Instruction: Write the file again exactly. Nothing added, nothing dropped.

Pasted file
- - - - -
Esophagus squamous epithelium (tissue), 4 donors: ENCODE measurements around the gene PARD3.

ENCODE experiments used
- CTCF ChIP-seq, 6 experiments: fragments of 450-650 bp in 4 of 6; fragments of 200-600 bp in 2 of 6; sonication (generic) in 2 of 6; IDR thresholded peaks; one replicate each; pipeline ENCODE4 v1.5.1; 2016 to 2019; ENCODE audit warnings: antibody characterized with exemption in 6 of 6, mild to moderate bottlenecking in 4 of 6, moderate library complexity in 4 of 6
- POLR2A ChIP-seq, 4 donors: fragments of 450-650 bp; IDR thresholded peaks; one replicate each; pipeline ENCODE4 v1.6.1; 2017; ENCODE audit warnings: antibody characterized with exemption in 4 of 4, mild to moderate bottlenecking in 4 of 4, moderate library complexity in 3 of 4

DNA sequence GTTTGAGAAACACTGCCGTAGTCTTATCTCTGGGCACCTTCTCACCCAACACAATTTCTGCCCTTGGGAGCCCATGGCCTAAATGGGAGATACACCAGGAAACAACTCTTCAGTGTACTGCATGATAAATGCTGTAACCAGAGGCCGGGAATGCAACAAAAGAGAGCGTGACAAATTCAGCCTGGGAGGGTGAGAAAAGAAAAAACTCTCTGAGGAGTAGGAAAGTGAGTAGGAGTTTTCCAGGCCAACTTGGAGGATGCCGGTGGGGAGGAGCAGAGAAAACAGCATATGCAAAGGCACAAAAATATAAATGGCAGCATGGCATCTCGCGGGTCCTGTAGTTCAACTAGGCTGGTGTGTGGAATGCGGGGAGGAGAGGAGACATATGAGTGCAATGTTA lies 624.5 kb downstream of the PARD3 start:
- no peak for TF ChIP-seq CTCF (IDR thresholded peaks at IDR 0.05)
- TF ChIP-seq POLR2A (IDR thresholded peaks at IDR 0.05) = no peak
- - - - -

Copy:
Esophagus squamous epithelium (tissue), 4 donors: ENCODE measurements around the gene PARD3.

ENCODE experiments used
- CTCF ChIP-seq, 6 experiments: fragments of 450-650 bp in 4 of 6; fragments of 200-600 bp in 2 of 6; sonication (generic) in 2 of 6; IDR thresholded peaks; one replicate each; pipeline ENCODE4 v1.5.1; 2016 to 2019; ENCODE audit warnings: antibody characterized with exemption in 6 of 6, mild to moderate bottlenecking in 4 of 6, moderate library complexity in 4 of 6
- POLR2A ChIP-seq, 4 donors: fragments of 450-650 bp; IDR thresholded peaks; one replicate each; pipeline ENCODE4 v1.6.1; 2017; ENCODE audit warnings: antibody characterized with exemption in 4 of 4, mild to moderate bottlenecking in 4 of 4, moderate library complexity in 3 of 4

DNA sequence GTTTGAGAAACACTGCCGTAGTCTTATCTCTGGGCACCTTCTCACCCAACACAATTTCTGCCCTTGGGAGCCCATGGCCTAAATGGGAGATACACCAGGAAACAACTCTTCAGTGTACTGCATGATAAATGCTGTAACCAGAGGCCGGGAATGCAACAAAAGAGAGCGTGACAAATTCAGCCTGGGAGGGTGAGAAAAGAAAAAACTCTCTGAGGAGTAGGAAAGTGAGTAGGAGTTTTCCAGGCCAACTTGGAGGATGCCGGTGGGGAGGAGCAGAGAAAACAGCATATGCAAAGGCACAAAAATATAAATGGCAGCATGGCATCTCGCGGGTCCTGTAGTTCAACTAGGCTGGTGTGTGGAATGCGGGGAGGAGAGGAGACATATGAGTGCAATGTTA lies 624.5 kb downstream of the PARD3 start:
- no peak for TF ChIP-seq CTCF (IDR thresholded peaks at IDR 0.05)
- TF ChIP-seq POLR2A (IDR thresholded peaks at IDR 0.05) = no peak